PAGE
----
‘Building the Good Society’ has come at the right moment. Not only Europe but also European social democracy is ‘at a turning point’.
This document stands in great contrast to the Blair and Schröder document of 1999, which represented ‘traditional’ social democracy – although it would be better to call it ‘transitory’ social democracy, since it failed to move beyond a vague neoliberalism, and had no conception of the urgent need for a new kind of state and global governance. In the last decade mainstream social democracy has been unable to elaborate a proper concept of state that could also be attractive to the general public. Having inherited the concept of an all-protective state from industrial society, it switched to the other extreme with its sudden embrace of the neoliberal ‘lean’ state.
In my view, reinventing the state means introducing the concept and practice of the ‘developmental state’, based on the Nordic model within the EU. This term was originally used in development studies, for ‘developing’ countries, but it has since become an accepted term for other states in the conditions of rapid globalisation. It is well known that market economies are inherently unstable, and that this necessitates a system of state regulation. Labour markets are even more unstable, and the state therefore also appears as ‘stabiliser’ for the population. However, in addition to these traditional roles, a radically new role for the state has arisen. The global economy is highly volatile, and external conditions are constantly changing for the economy and the population, and this means that the state has to take on a role as a ‘mobiliser’, permanently adjusting its institutions and regulations to changing conditions. The developmental state thus focuses on the proper development of institutions and living conditions – as is illustrated well by the flexicurity model. The ‘traditional’ state is status-quo oriented, making adjustments only from time to time, but the ‘new’ state cannot afford this luxury of lagging behind rapidly-changing global realities. Adjustment has become a permanent function of the new globalised state, which requires a built-in anticipatory role and a major capacity for risk management.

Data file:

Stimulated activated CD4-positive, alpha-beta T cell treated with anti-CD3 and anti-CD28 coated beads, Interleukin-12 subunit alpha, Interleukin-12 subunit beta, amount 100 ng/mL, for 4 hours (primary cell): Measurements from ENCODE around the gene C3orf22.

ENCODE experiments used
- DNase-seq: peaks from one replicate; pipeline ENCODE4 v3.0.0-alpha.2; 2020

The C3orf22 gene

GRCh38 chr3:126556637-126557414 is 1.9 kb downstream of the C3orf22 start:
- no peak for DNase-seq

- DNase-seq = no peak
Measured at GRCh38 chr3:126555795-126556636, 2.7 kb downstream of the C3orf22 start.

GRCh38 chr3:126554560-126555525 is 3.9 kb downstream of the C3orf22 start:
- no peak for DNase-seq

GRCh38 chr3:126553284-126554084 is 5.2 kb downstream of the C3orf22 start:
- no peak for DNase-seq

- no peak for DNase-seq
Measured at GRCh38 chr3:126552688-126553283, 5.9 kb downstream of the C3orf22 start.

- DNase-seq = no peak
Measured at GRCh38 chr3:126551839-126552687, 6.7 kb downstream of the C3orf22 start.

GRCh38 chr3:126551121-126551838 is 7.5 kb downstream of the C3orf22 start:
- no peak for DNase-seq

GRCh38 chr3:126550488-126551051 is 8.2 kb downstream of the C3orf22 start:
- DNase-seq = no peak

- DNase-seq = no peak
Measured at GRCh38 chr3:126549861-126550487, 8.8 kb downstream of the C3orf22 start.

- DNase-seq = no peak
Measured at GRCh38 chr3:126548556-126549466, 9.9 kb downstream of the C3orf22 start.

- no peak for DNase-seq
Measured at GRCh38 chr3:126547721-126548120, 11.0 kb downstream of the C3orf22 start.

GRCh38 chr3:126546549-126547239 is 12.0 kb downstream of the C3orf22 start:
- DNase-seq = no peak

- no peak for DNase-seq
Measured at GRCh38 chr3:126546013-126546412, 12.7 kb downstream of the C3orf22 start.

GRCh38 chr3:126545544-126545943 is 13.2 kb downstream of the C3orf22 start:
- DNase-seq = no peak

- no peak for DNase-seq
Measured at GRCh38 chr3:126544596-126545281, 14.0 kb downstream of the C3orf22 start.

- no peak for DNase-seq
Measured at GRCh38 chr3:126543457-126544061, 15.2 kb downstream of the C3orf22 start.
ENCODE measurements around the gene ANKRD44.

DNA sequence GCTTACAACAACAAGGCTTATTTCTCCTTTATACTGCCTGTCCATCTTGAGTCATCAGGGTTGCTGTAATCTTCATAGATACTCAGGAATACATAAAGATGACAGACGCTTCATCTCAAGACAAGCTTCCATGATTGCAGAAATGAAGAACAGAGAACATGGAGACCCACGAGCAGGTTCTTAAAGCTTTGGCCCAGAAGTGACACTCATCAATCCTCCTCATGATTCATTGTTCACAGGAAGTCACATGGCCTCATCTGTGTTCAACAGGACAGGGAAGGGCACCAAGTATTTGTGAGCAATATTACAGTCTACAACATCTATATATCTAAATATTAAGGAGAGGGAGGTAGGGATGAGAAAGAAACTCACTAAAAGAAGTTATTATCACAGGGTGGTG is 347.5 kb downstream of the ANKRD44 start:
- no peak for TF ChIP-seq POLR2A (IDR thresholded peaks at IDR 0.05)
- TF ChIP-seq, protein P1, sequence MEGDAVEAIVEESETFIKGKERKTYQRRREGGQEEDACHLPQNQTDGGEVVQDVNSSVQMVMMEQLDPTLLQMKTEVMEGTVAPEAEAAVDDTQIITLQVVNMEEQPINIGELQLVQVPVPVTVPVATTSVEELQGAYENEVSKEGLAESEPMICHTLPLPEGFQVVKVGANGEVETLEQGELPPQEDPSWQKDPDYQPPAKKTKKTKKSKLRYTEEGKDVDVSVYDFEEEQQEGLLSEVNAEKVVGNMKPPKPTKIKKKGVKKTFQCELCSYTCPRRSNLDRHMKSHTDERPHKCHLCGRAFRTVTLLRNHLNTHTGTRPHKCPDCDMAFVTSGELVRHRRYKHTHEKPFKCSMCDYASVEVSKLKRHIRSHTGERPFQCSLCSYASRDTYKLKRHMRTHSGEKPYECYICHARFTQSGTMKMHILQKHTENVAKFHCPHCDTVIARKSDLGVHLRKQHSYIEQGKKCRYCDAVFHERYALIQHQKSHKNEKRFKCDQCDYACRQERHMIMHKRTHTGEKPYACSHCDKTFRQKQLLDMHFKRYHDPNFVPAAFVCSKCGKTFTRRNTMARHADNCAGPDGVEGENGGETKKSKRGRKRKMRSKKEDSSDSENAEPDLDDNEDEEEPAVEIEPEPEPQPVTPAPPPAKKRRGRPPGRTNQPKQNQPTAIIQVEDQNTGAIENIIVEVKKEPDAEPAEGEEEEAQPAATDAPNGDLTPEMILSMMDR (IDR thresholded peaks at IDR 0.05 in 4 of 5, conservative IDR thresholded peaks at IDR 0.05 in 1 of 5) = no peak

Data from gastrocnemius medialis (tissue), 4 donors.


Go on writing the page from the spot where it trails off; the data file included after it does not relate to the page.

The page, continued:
Recognition of this situation, which has been generated by the new stage of globalisation, is the basic precondition for the good society – the recent global crisis was the writing on the wall. During the recent global financial tsunami it was not just the poor and those at the margins (the absolute losers) that felt neglected; the lack of strategies for crisis management affected the lower middle classes (the relative losers), who faced loss of status and security. Both the absolute and relative losers in the recent crisis have realised that the state around them is boring, slow and passive: it has not been able to maintain the proper workings of society in the global age.
Creating social capacity and social capital through the mobilisation the population is the pre-eminent task of the developmental state. The good society relies not only on procedural democracy, but also on excellent policy performance by society as a whole, and on the active politicisation of the population for the purposes of deciding between alternative futures at a time of crisis. The developmental state can be defined as an innovative state, with permanent re-regulation and constant adjustment to changing global circumstances, and one that also needs a new understanding of participatory democracy, and multi-level governance, in order to win support for these changes. An active state is characterised by ‘the governance of governance’: horizontal partnership structures, with the involvement of new actors in the policy-making process, necessitate the regulation and re-regulation of this process by the state.
The developmental state offers an opportunity for a new social-democratic narrative with an innovative political leadership. It can make credible promises about investing in the future, for example with lifelong learning, or constant human investment with the flexicurity. A good society works with high-level public services, and socially provided goods and services. The developmental state has the capacity to revitalise social democracy by inventing social Europe for the twenty-first century, turning the recent global crisis into a creative crisis.